Next door to Mugen was Byblos, the show business hang out place for late night carousing. I played my first show in Japan at the Akasaka Space Capsule club in 1968. Akasaka is a nightime entertainment district. The main place I go in Tokyo now though is an area called Roppongi. There really is no other place quite like it in the world. I have to say it’s been on the decline since my first visit in ‘68 and I have watched amused as it has slipped further and further into depravity. A step down with each trip I make to Japan. In the mid 1990s the scene there still had some class and elegance, even at the strip clubs that dot the area. Toward the end of the 1990s there were even street vendors from the middle east there, selling Kebabs and cheap jewelry, something I never thought I’d see anywhere in Japan.
Off the top of my head I can remember in 1970 having tea with Bjorn Andersson and his press agent in Roppongi, doing some publicity photos together for a Japanese teen magazine. Bjorn was the star of the popular film “Death In Venice" and we talked about pop music at Pub Cardinal, a bar which is no longer there. It was a truly amazing room upstairs at Pub Cardinal. Beautiful leather chairs, gold fixtures, and lots of smoked mirrors. I did a lot of business meetings at Pub Cardinal, including my final meeting in '73 with my manager, ending phase one of my band Vodka Collins. A meeting ending in an impasse, with me jetting off to London the next day to start the Arrows.
It’s alarming how Roppongi has changed. Like a once beautiful whore, the Roppongi district has now descended to new depths, I suppose simply as a matter of fiscal survival. Chinese girls far from home, probably fleeing some impoverished village, wander the Roppongi streets in packs offering massages for money. "Massagi massagi” they say, persistent and smiling fake frozen smiles. They are young, thin, have bleached blond hair and are actually so blatantly mercenary that they are both cute and repulsively scary at the same time.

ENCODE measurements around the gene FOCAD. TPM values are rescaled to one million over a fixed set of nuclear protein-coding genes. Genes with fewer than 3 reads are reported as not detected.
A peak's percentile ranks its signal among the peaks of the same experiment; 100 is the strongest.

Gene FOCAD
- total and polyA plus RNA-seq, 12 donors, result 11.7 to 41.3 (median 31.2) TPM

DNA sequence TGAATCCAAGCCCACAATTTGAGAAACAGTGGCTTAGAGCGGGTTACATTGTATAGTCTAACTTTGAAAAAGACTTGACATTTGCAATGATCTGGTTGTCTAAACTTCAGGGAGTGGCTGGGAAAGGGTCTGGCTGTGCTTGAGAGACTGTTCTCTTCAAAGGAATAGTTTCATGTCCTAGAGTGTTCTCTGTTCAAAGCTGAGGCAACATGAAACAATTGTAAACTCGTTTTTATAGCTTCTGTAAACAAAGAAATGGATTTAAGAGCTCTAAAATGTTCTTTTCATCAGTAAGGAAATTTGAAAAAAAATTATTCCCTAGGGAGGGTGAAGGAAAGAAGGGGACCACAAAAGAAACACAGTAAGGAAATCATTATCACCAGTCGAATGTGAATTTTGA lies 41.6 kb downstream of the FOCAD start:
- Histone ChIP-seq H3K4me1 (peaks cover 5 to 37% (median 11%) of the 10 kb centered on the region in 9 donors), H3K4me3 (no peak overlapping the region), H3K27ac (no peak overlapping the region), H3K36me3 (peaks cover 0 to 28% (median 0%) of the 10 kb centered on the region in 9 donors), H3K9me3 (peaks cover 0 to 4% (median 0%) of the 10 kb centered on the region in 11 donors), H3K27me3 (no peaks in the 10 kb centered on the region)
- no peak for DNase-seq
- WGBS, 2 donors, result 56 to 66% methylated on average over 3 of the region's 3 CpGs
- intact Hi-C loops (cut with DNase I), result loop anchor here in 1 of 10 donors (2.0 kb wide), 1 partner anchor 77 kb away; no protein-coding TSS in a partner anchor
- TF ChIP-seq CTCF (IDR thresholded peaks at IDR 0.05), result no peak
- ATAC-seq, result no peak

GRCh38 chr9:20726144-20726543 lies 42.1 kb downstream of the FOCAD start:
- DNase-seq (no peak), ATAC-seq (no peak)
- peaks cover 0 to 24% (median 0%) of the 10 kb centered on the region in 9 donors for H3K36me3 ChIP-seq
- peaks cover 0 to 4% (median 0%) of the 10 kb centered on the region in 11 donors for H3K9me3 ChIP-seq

However, there is still some class and elegance in Roppongi. You just have to know where to look. The area of Roppongi is an adult playground, a sector for late night play and there are some legendary bars there. Roaring 20s and Seventh Heaven are the obvious high profile expensive stripper bars.
My friend Jiro’s place Castillo’s is my regular bar and Stuart’s place Mogambo’s and Geronimo’s Shot Bar are fun. Another friend, Bernd, owns a German pub named Bernd's (what else?) near the Roppongi crossing.
Walk in and you feel you’re actually in Bavaria.
Bernd’s pub Tokyo, 2010. Me with my friend Bernd and staffers.
I wrote a song about the area Roppongi that appears on the new Vodka Collins complilation reissue album “Boys In The Band”. The song first appeared on the 1997 Vodka Collins “Pink Soup” album. "Roppongi Roppongi / Honky Tonky / Heart of Tokyo Soul / Roppongi Roppongi / Let your hair down / And get in while the good times roll".
Of course it was a word game I played with the children’s story, you know, "Rapunsel Rapunsel, let down your hair". I’m not sure why, but it just seemed right at the time.
It doesn’t always have to make sense.
Singing at my friend (Golden Cups lead singer) the late Dave Hirao’s club Bold in Roppongi, Oct. 14, 2004. (above)